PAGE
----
Politics

Leaked video shows Madison Cawthorn humping friend’s face. He says he’s not “a drag queen.”

Rep. Madison Cawthorn
Rep. Madison CawthornPhoto: Screenshot

Another embarrassing moment from anti-LGBTQ Rep. Madison Cawthorn’s (R-NC) past have come to light, and Cawthorn’s defense for many of his recent scandals is that he’s not a drag queen.

A video posted online by a group called American Muckrakers PAC shows Cawthorn, naked, humping a friend’s face on a couch while “Hooked on a Feeling” by Blue Swede plays in the background.

Related: Madison Cawthorn demands Republicans be made a protected class, but not LGBTQ people

“This video was sent to us by a former Cawthorn supporter and big donor who asked to remain anonymous,” the PAC wrote in sharing the video. “It pains us to post it but in the public and voters interest we chose to do so.”

Cawthorn himself authenticated it on Twitter when he said that he “was being crass with a friend, trying to be funny. That’s it.” He claimed that it’s part of a “drip drip campaign” and that “blackmail won’t win.” He did not say what he was being blackmailed over.

He was referring to videos and photos that have been leaked to the media. Two weeks ago, a former friend of Cawthorn gave photos of Cawthorn in women’s lingerie to Politico. Cawthorn said that the picture was from a cruise he was on and was “goofy.”

“They’re running out of things to throw at me,” he said at the time, a statement that was later proved false.

Photos published by the Daily Mail last week show Cawthorn with a younger male staffer’s hand on his genitalia. The staffer is his cousin.

At around this time, Cawthorn was caught trying to carry a loaded gun onto an airplane.

While the videos and photos have not all been leaked by the same people or to the same outlets, Cawthorn is saying that it’s a coordinated campaign to end his political career.

In an eight-minute video released in response to many of his recent scandals, Cawthorn said that “the media is pushing a narrative that I’m some kind of drag queen on the side, aside from being a Congressman. And really this is just poor journalism. And I’m not surprised; it is Politico after all, not exactly the same journalistic standards as Fox or Newsmax.”

He said that the photos and videos aren’t important because they were taken “well before I was in Congress.” He did not say exactly when they’re from; Cawthorn is 26-years-old so it’s unlikely they’re more than several years old.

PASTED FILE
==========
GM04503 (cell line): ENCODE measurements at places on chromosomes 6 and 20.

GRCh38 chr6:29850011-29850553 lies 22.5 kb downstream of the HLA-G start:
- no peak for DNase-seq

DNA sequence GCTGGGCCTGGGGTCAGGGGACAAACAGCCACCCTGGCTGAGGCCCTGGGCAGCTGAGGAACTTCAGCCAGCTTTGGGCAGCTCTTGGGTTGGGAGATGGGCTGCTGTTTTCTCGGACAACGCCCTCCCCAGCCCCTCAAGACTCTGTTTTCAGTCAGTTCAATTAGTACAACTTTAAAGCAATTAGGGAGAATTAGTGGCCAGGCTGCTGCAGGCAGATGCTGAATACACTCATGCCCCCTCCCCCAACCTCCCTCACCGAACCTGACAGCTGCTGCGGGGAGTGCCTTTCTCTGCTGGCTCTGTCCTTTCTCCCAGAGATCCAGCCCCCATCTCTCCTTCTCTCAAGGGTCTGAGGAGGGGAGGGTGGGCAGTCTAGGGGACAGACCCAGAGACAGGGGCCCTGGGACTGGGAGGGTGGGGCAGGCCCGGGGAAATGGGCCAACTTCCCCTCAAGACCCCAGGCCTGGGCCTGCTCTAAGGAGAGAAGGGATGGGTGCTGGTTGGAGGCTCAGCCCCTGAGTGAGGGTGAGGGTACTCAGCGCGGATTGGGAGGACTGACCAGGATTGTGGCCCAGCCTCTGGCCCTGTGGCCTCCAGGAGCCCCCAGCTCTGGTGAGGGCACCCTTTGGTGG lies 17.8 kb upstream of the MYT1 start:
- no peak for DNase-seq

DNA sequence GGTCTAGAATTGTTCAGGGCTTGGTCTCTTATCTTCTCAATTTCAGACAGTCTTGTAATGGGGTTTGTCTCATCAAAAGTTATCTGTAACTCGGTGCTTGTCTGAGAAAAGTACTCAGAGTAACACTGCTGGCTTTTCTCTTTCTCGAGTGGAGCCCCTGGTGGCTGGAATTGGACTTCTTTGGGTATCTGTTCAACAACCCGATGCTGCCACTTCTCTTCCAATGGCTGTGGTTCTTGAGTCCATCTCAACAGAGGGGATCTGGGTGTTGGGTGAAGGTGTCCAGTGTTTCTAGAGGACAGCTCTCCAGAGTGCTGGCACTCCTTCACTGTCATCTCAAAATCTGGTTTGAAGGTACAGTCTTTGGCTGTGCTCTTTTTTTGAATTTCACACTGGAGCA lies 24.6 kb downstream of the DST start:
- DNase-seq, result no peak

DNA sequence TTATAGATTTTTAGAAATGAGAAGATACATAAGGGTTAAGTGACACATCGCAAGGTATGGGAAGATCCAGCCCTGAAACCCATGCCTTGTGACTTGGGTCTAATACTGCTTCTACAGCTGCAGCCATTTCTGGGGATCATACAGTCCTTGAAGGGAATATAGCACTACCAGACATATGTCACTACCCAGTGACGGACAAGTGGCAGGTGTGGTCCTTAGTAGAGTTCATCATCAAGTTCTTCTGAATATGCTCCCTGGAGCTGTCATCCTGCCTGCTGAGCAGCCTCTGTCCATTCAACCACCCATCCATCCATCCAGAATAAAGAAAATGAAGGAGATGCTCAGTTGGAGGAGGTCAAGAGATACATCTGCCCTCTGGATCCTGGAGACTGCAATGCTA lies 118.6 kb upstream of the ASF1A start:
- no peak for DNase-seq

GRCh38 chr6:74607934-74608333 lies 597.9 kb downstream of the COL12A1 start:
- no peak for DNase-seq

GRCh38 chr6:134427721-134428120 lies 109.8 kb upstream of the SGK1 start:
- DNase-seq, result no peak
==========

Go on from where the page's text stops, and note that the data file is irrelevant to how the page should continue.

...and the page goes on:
While he said that only the “fake news media” is reporting on the videos and photos, he confirmed that they were real.

“You are witnessing one of the first examples of a politician who grew up with a cell phone in their hand,” he said, referring a “childish” video he made with his cousin, the video of his staffer’s hand on his genitalia. “Most of my colleagues in Congress right now would not be serving in Washington if they grew up within a single mile of a cell phone growing up.”

“I wish we didn’t live in a fallen and sinful world, but unfortunately we do,” he said in defense of trying to bring a loaded gun on an airplane.

Cawthorn also responded to to criticisms of his substantive positions in the video as well as mailers sent by opposing campaigns, appearing to not be able to distinguish between personal scandals and policy disagreements or between the news media and political advocates.

He also did not address sexual harassment allegations made against him by more than a dozen former students of Patrick Henry College, the Christian school Cawthorn attended. He is accused to taking “fun drives” with female students, where he would drive women off campus, drive recklessly while they were locked in the car with him, and ask them intrusive questions about their sexual experience and virginity.

“It didn’t take long for women on campus to start warning one another: You don’t want to be alone with him, especially in his car,” Buzzfeed News reported at the time.

Cawthorn is an opponent of LGBTQ rights. When the Citizen Times asked him about his views on LGBTQ rights when he ran for Congress two years ago, he said that he opposes government involvement in marriage, even as he was engaged to marry his wife.

“I don’t think the government should be involved in marriage,” Cawthorn said at the time. “I have very traditional views myself. I’m straight, I’m marrying a woman. I don’t think the government should be involved in marriage. I believe it should be between the marriage and God, that’s all that matters.”

The argument that “government shouldn’t be involved in marriage” is one that some conservative Christians bring up, but only in the context of same-sex couples getting married. When Cawthorn married his wife a few months later in April 2021, he said it was “the greatest honor, privilege and adventure of my life.” He did not mention keeping the government out of his marriage.

He is also opposed to protecting LGBTQ people from discrimination.

Earlier this year, he voted against the Equality Act, which would add sexual orientation and gender identity to existing federal civil rights legislation, banning anti-LGBTQ discrimination in employment, credit, housing, and other areas.

He claimed that the bill would restrict parents’ rights when it comes to health care for their transgender children, something that was not in the bill. In fact, several states tried to pass bills to ban doctors from providing medically appropriate gender affirming care to transgender minors, and Cawthorn never spoke out against them.

The bill did not contain funding for abortion either.

Earlier this year, in response to Judge Ketanji Brown Jackson refusing to define the word “woman” during her Senate confirmation hearing, Cawthorn gave a speech in the House where he said a woman is “XX chromosomes, no tallywhacker. It’s so simple.”

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